Monday, September 13, 2010

Weekend in Scotland

Over the weekend, we took a ferry from Ireland to Scotland and headed to the capital of Edinburgh. Just about the entire weekend we practiced our pronunciation: which is to say {Eh-din-burr-eh} (try to roll those r's just a bit) instead of Edinberrr-g. I have to admit, Edinburgh could be my favorite stop so far. There really is only one word to describe the town, towering with high rise stone buildings, lining the royal mile leading up to the castle, with parliament buildings, churches, and banks so grand each building could easily be a highlight if placed in a regular town. Okay so the one word to describe it before I began my run-on sentence is this: majestic.




When we first came to town square, we were immediately seized upon by a parade of sorts. Armies of Scots in kilts were walking through the streets, playing bagpipes, and hitting drums.



It wasn't until later that we found out that this was a "Protestant March". It seemed the natural extension of our black cab tour and the U.K.'s Protestant vs. Catholic history. Later in the day we learned that the pope is coming to Edinburgh next week, so perhaps fervor was brewing for the visit? Who knows.

If you see in the picture above of the high rise stone buildings, you get a sense of the presence of "The Royal Mile". It's a cobblestone street with buildings that old and that tall lining both sides of the street. It was on The Royal Mile that I tracked down my salad of the day.



A few things I'm starting to figure out about food over here.
A) Big Salads are rarely a menu item. Usually it's a side with something else.
B) Apparently my U.S. palette is sodium heavy, because I keep ordering all this delicious food but end up cranking the salt shakers all over it.

So I was excited to eat this salad because it had sweet potatoes, but the greens were bitter and the potatoes bland. My yellow split pea soup however, was divine.

We toured the castle, imagined life as royalty, and later in the day did a tour called "The Real Mary King's Close". That was a fascinating look into the everyday lives of people living here centuries ago, particularly the poor. With such huge buildings, the basement levels were generally fallout shelters, just one big dark enclosed room. They explained that usually 2-3 families shared this space, slept on floors, and the only light was from a wick burning the cheapest oil available: fish oil (gag me now). And in the corner was a bucket where everyone went to the bathroom and which could only be thrown into the alleyway twice a day, draining down the roads and into the lake below.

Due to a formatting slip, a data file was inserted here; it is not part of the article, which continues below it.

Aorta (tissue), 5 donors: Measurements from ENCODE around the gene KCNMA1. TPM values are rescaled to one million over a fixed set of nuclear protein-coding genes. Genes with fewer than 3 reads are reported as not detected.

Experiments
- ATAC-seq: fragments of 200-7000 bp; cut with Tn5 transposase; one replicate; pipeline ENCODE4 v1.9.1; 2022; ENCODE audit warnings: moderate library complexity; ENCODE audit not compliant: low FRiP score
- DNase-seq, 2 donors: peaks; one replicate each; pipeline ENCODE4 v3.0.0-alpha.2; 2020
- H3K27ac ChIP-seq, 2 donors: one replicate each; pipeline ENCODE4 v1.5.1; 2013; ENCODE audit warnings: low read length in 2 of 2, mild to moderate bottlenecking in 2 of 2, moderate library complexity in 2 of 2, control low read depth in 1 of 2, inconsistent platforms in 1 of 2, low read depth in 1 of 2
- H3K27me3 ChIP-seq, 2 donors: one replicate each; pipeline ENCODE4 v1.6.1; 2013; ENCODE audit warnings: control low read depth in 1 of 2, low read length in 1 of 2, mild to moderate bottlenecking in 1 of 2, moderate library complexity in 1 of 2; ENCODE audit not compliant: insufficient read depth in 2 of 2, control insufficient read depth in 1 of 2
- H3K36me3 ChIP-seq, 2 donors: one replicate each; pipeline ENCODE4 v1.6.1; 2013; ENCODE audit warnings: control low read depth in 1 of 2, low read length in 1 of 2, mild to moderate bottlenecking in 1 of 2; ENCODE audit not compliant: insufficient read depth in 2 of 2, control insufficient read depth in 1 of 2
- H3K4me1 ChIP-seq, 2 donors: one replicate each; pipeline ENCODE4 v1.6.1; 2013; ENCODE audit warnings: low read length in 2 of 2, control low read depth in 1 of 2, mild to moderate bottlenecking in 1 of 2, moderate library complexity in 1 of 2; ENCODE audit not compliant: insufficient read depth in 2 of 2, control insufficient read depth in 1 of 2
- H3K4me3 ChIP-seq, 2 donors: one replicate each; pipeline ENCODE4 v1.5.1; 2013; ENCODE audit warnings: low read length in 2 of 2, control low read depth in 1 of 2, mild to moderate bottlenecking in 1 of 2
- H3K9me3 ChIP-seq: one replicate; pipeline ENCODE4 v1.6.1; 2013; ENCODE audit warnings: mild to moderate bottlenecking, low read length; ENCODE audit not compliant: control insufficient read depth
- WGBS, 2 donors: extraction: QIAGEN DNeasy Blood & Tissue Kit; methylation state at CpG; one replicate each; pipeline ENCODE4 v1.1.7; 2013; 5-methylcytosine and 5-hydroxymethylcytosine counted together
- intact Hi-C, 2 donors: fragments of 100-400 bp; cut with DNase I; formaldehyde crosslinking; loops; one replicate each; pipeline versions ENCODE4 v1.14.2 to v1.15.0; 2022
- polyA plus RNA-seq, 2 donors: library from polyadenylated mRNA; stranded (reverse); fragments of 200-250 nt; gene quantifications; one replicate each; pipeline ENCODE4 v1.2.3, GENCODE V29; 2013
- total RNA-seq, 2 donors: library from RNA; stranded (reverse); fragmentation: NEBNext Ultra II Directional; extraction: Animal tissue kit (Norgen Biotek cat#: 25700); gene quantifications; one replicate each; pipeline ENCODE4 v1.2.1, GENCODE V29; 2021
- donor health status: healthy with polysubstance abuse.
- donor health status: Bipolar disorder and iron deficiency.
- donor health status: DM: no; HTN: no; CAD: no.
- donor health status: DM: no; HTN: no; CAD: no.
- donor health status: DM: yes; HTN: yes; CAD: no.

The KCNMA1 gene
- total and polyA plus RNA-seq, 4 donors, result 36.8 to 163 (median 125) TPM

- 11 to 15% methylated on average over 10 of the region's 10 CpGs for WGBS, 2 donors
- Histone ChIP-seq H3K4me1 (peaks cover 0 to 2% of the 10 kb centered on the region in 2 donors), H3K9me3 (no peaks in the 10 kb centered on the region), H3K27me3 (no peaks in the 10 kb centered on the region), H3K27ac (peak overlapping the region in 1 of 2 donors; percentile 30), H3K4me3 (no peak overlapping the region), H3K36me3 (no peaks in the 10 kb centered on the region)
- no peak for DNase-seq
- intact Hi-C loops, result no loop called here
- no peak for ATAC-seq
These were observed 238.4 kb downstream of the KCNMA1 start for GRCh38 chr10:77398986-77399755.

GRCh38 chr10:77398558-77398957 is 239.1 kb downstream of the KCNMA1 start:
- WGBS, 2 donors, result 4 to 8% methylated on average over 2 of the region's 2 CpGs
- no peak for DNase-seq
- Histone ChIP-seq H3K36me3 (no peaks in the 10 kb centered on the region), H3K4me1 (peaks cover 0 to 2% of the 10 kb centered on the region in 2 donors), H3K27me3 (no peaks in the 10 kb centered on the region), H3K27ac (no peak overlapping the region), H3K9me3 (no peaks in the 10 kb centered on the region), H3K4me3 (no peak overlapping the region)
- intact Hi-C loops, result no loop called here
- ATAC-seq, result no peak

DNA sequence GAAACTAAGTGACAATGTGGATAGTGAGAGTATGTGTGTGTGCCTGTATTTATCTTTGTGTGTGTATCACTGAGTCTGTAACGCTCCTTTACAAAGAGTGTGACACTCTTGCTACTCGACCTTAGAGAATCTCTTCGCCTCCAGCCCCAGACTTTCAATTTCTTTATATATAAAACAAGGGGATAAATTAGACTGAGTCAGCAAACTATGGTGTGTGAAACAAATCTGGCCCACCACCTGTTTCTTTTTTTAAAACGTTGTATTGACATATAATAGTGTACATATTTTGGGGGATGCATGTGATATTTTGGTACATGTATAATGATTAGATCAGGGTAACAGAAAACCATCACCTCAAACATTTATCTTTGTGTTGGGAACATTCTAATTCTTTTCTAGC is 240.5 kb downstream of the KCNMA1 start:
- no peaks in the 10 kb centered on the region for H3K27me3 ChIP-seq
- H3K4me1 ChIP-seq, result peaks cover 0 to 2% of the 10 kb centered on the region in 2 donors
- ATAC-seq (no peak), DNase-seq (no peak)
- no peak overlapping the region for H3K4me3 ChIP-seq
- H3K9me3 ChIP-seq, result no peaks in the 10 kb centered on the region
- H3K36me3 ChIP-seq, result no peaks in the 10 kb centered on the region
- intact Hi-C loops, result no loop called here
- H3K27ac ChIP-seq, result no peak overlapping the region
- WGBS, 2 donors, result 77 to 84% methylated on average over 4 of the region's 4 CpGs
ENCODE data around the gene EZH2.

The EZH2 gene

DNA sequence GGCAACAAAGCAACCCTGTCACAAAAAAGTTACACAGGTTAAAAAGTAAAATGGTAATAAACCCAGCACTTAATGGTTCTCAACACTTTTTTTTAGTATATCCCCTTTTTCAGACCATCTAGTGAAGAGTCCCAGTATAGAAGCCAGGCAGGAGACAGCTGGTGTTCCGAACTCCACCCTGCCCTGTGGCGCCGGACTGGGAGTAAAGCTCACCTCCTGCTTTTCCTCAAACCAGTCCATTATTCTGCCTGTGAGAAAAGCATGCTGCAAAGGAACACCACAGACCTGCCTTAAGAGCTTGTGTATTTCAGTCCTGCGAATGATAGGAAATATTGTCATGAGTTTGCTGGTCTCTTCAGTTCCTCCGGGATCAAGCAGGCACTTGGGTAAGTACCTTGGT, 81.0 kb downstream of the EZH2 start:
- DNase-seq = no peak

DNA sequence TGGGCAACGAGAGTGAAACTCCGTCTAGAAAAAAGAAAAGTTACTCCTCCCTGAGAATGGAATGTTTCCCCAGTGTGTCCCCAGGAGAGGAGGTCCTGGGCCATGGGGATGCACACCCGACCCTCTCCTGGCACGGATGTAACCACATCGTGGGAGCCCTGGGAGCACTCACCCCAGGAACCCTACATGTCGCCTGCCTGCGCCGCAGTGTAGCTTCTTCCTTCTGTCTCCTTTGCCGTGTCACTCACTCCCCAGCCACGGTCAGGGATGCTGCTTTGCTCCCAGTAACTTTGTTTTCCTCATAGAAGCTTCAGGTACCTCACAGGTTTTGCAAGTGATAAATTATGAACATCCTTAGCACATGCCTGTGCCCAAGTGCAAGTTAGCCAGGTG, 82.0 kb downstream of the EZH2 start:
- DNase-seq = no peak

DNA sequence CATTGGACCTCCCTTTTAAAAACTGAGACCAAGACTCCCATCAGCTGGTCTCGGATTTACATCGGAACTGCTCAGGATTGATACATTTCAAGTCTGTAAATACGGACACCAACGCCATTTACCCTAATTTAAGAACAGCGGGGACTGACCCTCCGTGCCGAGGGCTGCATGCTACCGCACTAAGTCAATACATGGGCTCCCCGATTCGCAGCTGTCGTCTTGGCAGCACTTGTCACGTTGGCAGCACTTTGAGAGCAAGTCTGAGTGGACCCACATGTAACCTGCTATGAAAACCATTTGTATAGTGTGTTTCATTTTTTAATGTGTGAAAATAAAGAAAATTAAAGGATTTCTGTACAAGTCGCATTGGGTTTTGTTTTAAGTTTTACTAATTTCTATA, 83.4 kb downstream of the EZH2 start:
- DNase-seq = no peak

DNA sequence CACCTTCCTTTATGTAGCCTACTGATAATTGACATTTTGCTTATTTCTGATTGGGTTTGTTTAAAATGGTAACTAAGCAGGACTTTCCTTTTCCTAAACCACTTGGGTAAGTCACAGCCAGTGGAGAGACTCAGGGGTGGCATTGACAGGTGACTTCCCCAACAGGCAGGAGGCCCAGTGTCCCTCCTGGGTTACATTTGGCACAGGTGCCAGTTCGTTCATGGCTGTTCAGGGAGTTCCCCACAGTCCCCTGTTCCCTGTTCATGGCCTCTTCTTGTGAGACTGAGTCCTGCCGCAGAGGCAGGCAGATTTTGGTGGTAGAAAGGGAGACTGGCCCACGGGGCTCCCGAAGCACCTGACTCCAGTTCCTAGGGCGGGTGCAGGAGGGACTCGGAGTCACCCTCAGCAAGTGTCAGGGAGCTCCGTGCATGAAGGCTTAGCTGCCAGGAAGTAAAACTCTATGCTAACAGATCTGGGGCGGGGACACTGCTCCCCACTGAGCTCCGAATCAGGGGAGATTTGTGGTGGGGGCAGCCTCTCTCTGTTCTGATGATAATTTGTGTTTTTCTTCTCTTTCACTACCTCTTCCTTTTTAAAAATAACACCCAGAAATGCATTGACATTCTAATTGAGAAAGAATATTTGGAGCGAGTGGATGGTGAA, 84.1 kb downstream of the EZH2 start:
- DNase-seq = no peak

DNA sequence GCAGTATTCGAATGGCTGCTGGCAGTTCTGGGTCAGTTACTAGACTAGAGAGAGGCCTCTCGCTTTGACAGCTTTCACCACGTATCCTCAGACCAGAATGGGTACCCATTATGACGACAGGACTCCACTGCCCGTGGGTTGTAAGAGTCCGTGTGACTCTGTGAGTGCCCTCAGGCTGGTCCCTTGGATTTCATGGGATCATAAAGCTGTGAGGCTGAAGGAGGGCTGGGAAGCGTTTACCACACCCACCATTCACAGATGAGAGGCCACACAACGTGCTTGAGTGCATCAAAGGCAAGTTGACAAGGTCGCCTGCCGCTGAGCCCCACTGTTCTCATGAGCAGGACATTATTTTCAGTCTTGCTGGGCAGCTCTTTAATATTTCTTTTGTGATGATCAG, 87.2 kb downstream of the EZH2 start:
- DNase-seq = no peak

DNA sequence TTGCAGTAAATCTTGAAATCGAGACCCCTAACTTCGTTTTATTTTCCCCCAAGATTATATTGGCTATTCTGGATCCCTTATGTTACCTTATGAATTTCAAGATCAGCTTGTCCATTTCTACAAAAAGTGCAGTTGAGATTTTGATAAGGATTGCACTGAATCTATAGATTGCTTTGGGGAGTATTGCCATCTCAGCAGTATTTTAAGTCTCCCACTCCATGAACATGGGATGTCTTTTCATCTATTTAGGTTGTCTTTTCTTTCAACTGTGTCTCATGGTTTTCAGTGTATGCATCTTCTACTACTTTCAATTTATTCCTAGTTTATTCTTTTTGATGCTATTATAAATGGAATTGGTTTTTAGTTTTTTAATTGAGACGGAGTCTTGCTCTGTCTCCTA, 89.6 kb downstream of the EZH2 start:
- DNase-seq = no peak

We also took a bagillion flights of stairs up the Sir Walter Scott Monument. Here we are about one-fourth of the way up.



Next we stayed in Glasgow, but didn't really hit the city scene at all. We strolled through a HUGE park with a museum showcasing the private collection of John Burroughs. Lots of Degas, Rodain, and this sculpture, which I disturbingly related to the most:



This park was huge rolling countryside hills. Apparently, Scottish cattle had nearly been lost in farming practices until a recent resurgence to bring back heritage breeds. Very cool. Check out this particular herd at the park. They are owned by the city council, and they have enough pasture to remain clean and eat a healthy grass-fed diet. So cool! My little farmer husband got up close to pet one.



Other things in this park was a community garden, horse riding stalls, the miles and miles of soft green grass and forest. It seemed to me what every park should try to be. So lovely.

At the park we hit some old house where the former "servants kitchen" was turned into a restaurant. It was there I had my salad for September 12th. Perfect with a little quiche on the side.



And a kiss to end the post.


7 comments:

Angenette said...

I love Edinburgh! It's one of my favorite cities. I stayed in a hostel right across the street from the castle and wish I would have stayed longer.
And I'm glad you got to see the Scottish cattle (though not pronounced cattle... they're "coos").
:)
Dont forget to try haggis neeps and taties.

Terry said...

WOW, I love your blog. I was caught by the great trip you are having and just followed it on through. Hum, I'm wondering who the free souls were who joined you on the night swim. Good for you. You remind me of me a few years ago. Well, maybe not so few.

paula said...

WOW. You are seeing a lot of cool stuff.

Two things:
1) you look beautiful
2) love Rodin's casts...my fav is "The Kiss".

oh-and that soup looked ROCKIN!

Holly said...

Amber, I am loving this! Thanks for posting. The pics are amazing. I'm traveling vicariously though you.
Love you!

Wade and Marilyn said...

We also loved Edinburgh. Sounds as if you're having a great time. Love your postings about your trip.

Allen Family said...

Jealous!

Monica said...

Edinburgh looks like a dream. I'm so glad you are keeping us updated about your trip.